Online Marketing

4 Ways to Find Marketing Qualified Leads on Twitter

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Hand holding a Social Media 3d Sphere sign on white background.

You already know that social media platforms like Twitter have the potential to build your client base – and your bottom line. But how do you know when you’re looking at a marketing qualified lead? When do you know there’s a good chance of generating interaction, winning a new customer and increasing your sales? A few telltale signs and characteristics will help you navigate the vast world of online discussion and find those qualified leads that you want.

  1. They’re talking

While Twitter has 313 million active users each month, not all of them are engaged. You’re looking for social media users who are active. In your research, ask some key questions about your potential leads to help you decide whether someone’s likely to take it to the next level: Is this person engaged in Twitter – in other words, do they tweet often and consistently? Do they often share content, and if so, what kind? How well do they respond to mentions?

Kissmetrics says targeting power users – those who are 86% more likely to send tweets and twice as likely to follow more than 20 brands – can help build your MQLs. Likewise, cultivating influencers – those who are generally trusted experts or celebrities who have a wide following – can be hugely influential because that one qualified lead can result in connections with hundreds or thousands of leads.

Keep in mind that 46% of consumers turn to social media when they’re thinking of making a purchase – they want to know what other people think. What’s more is people are 92% more likely to trust recommendations over brand content – even when those recommendations come from people they don’t know, AdWeek says.

That’s the power of social media discussion.

  1. They’re talking about you

We don’t necessarily mean you, but more specifically whether people are talking about what’s relevant to you and what your company offers. Are they discussing your product, similar products, or activities and interests relevant to your product? Your marketing qualified leads will display interests that are congruent with your company.

Entrepreneur magazine points to the example of Chicago-area baker Foiled, which in 2011 filled about 1,000 orders a month. Owner Mari Luangrath said she built her

customer base through “targeted listening,” or finding the conversations where her company naturally fit, starting with female followers of a public radio station in the Chicago area. Searching Twitter bios for job titles, interests and other factors can help you identify a core target audience. Tools like Socedo can help you automate that process by searching keywords and syncing with your marketing software.

  1. They fit your buyer persona

Understanding who is most likely to purchase your product or become a client is key to finding MQLs on Twitter. What is your buyer persona? It’s essential a characterization of who is likely to respond to your product or offering. What is the age, gender, geographic location you’d like to reach? What are their job titles and where do they work? What do they spend their money on, and what do they like to do in their spare time? What is important to them? How do they describe themselves in their social media bios?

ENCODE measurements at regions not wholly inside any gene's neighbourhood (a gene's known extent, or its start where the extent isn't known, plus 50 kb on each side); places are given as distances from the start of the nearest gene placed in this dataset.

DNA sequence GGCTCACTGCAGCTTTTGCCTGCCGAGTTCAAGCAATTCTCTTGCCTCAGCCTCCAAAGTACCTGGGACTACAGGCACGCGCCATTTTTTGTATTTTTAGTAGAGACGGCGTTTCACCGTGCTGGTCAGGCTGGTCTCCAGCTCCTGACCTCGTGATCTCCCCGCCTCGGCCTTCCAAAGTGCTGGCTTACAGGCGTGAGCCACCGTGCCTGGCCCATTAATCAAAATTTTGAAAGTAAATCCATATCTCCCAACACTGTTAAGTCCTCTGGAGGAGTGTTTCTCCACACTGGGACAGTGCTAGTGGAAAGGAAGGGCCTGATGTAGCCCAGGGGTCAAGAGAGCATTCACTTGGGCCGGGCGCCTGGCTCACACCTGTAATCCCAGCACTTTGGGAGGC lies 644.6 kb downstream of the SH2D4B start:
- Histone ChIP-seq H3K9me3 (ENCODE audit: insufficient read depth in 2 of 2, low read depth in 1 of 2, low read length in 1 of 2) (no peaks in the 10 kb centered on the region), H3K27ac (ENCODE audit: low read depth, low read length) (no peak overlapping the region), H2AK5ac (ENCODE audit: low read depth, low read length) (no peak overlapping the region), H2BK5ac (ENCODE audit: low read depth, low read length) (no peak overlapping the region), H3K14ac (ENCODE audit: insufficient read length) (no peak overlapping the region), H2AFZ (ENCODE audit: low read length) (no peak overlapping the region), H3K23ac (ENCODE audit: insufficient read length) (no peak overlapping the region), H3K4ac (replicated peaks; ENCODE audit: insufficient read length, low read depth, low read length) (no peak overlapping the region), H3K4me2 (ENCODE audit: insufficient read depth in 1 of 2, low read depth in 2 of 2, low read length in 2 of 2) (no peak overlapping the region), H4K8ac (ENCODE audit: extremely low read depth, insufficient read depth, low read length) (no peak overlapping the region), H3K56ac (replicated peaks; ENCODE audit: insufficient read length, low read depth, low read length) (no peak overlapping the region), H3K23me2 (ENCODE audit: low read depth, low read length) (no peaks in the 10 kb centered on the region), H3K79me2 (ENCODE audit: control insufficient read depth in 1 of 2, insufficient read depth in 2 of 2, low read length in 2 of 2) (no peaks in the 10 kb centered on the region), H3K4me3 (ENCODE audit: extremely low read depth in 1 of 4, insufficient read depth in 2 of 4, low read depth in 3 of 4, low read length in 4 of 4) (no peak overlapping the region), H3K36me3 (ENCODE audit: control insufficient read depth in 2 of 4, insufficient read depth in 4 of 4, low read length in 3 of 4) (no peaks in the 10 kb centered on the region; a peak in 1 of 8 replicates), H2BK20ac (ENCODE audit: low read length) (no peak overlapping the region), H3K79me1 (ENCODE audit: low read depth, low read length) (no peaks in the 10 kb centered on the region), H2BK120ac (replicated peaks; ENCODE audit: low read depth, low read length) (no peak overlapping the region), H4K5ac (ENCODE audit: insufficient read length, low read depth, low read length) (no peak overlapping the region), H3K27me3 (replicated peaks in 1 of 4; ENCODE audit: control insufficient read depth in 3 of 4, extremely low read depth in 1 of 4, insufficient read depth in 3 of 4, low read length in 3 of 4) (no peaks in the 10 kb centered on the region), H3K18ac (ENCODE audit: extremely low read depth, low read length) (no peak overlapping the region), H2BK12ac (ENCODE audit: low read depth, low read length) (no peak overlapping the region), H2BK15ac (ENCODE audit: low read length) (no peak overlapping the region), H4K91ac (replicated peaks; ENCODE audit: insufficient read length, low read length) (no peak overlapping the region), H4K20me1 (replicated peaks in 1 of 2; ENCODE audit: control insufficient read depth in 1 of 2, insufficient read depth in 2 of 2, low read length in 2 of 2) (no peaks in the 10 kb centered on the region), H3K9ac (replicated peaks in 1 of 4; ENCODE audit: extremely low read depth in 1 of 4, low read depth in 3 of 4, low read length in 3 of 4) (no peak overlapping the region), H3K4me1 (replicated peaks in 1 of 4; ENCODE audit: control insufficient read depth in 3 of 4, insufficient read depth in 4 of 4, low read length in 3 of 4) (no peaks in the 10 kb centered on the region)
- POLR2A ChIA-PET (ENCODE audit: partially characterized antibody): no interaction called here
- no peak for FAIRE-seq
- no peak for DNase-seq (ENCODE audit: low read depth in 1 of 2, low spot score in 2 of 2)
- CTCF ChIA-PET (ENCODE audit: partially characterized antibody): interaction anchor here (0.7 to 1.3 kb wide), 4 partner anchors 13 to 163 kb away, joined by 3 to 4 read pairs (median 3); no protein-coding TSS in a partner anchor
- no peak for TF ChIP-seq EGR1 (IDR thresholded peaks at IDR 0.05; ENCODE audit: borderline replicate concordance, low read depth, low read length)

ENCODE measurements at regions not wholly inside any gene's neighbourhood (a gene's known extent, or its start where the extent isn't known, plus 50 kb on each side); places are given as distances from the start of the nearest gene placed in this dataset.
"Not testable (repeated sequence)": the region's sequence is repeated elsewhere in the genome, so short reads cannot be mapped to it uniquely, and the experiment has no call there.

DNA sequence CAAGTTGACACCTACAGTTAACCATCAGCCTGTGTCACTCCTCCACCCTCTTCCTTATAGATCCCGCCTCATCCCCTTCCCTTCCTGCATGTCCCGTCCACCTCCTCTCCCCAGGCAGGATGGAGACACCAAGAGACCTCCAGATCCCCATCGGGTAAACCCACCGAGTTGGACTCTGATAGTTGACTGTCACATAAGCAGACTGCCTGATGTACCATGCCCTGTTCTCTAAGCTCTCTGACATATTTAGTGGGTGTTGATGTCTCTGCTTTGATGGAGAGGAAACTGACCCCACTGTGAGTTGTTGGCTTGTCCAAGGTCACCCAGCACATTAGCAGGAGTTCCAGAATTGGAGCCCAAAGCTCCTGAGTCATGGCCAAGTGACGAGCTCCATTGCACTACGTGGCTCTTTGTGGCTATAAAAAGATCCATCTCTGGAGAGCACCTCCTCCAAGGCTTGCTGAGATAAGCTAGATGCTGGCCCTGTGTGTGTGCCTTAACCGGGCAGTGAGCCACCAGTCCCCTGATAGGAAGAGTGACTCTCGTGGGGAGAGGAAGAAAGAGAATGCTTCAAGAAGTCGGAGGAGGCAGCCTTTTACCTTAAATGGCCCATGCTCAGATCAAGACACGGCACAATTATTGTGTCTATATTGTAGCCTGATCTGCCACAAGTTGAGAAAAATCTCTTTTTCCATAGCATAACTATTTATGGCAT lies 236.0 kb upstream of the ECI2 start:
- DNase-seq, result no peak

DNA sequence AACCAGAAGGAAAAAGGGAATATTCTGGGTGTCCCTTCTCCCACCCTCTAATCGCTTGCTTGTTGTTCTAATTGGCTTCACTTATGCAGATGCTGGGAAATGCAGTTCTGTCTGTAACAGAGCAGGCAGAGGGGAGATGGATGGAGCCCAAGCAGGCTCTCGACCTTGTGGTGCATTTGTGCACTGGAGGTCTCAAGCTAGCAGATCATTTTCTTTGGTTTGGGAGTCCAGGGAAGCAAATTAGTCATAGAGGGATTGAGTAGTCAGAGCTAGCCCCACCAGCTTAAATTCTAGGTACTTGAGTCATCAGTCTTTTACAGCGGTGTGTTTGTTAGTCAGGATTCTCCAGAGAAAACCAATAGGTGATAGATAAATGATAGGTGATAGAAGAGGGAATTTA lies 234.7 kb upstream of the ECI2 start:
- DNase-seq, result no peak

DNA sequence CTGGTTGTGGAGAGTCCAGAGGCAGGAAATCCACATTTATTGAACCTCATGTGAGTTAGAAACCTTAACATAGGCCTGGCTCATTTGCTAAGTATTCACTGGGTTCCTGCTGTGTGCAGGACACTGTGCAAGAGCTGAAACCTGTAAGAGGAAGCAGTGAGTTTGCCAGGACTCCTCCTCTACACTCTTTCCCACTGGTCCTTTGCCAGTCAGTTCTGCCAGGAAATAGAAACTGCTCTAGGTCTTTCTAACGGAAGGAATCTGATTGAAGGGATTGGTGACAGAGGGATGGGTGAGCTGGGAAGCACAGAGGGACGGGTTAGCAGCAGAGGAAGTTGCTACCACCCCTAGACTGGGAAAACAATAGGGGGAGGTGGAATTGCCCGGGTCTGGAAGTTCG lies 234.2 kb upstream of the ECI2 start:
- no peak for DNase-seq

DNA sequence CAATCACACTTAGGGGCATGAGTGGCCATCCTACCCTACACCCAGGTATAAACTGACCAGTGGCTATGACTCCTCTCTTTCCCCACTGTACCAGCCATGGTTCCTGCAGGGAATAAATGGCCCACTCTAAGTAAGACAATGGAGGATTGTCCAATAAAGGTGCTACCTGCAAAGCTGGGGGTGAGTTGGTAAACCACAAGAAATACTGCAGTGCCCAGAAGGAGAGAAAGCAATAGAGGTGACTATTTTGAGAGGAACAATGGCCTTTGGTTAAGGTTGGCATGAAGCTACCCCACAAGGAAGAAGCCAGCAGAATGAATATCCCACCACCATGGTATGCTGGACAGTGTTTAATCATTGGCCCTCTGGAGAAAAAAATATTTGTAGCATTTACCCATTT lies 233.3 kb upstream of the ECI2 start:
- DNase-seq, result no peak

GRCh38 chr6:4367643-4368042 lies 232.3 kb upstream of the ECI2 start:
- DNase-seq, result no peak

Who might be the influencers your target persona engages with? What are the keywords you’d expect them to use in search engines and in posts?

  1. They’re responsive

TwitterSmallBiz says 85% of Twitter users feel more connected to brands they follow than ones they don’t. Follows demonstrate interest in your company or product, as do actions such as likes and retweets. They’re a clear message that you’ve captured a potential lead’s interest, and it’s time to follow up. Socedo has found that socially engaged leads convert into customers 22 percent faster than leads who aren’t engaged. Reach out and make a connection with a follow and a direct message, offering engaging content with a clear call-to-action tailored to their interests. When they click your link, you know you’ve got them. Wait a day before sending them an email so that you extend the amount of time your brand is in their minds.

Remember, it might take a couple of “touches” on social media before a marketing qualified lead engages – look for ways to provide the most valuable, targeted content to your leads and you’ll be most likely to win them over as repeat customers.

 

Screen Shot 2016-08-22 at 9.00.16 AMTeena Thach is Socedo’s social media and marketing specialist. Socedo is a demand generation system that empowers marketers to discover, engage with and qualify prospects through social media to generate revenue at scale.

 

 

 

 

 


The 9 Best Tools To Help Improve Your Content Writing Skills

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Content writing is unlike any other business skill. In most areas you can go off once a year to get a refresher course. But if you’re a content writer, you know this is not the case, as content writing is constantly changing from day to day. If you want to stay ahead of the curve, then you have to find the right tools to help you stay there. Every single day you have to teach the old dog new tricks.

That is where these 9 awesome online tools come in. Every one of them will help you and your employees take their content writing to the next level and put your content on the map.

Ideator